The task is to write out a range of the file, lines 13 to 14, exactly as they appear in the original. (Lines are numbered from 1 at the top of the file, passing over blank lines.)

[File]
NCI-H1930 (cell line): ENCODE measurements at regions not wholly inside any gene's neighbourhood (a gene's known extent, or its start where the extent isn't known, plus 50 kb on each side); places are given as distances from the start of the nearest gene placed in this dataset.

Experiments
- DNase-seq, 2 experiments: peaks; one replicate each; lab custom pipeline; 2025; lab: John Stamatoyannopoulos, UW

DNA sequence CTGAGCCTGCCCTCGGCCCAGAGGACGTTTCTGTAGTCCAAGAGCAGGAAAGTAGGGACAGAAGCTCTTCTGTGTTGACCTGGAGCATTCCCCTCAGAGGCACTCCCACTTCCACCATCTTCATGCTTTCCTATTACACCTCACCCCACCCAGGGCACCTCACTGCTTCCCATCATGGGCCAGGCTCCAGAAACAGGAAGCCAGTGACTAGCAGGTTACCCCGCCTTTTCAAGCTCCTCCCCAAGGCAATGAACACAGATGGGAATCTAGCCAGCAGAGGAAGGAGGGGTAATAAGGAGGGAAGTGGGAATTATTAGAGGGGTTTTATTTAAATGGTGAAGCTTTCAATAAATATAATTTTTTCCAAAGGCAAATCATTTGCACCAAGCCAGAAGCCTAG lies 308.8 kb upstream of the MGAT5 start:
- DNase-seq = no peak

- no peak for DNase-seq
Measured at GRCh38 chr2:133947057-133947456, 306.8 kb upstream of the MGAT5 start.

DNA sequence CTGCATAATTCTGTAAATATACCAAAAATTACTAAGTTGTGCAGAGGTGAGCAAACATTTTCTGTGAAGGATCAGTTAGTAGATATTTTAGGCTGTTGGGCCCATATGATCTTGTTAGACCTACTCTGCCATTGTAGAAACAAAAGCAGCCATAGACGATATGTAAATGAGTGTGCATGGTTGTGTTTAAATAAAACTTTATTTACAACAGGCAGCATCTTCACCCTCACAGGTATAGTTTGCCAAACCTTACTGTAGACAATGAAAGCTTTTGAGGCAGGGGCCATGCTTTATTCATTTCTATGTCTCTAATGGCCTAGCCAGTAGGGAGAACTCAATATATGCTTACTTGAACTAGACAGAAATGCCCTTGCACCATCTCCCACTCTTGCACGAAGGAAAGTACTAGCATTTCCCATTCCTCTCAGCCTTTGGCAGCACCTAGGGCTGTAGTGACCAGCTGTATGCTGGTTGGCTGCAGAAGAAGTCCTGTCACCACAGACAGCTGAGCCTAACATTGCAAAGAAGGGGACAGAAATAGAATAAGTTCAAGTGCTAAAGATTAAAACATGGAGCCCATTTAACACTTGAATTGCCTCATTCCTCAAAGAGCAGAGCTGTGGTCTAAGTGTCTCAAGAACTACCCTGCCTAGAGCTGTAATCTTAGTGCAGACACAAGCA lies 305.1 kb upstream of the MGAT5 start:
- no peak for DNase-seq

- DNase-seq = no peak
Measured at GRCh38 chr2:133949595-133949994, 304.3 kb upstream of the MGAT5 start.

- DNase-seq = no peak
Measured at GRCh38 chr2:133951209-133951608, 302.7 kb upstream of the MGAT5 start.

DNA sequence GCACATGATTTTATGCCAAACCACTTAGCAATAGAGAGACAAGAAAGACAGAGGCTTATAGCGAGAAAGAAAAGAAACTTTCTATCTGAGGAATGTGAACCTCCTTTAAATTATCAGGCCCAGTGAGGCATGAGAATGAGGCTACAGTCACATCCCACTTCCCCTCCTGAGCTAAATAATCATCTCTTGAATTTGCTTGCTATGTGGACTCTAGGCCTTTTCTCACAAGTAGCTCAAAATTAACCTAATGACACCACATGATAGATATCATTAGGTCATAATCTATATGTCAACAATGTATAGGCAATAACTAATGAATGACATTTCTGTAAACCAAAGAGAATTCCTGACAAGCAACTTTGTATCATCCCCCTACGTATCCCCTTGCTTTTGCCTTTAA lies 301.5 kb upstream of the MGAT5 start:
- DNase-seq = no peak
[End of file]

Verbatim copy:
Measured at GRCh38 chr2:133951209-133951608, 302.7 kb upstream of the MGAT5 start.

DNA sequence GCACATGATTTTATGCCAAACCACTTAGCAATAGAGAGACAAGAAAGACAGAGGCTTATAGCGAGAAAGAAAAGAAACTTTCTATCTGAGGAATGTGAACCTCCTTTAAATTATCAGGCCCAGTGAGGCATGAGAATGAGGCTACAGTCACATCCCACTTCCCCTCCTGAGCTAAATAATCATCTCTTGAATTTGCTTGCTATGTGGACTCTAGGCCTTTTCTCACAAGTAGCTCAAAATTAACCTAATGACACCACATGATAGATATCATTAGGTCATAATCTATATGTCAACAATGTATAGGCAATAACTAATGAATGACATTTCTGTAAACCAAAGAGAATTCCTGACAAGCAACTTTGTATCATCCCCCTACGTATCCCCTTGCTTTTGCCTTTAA lies 301.5 kb upstream of the MGAT5 start: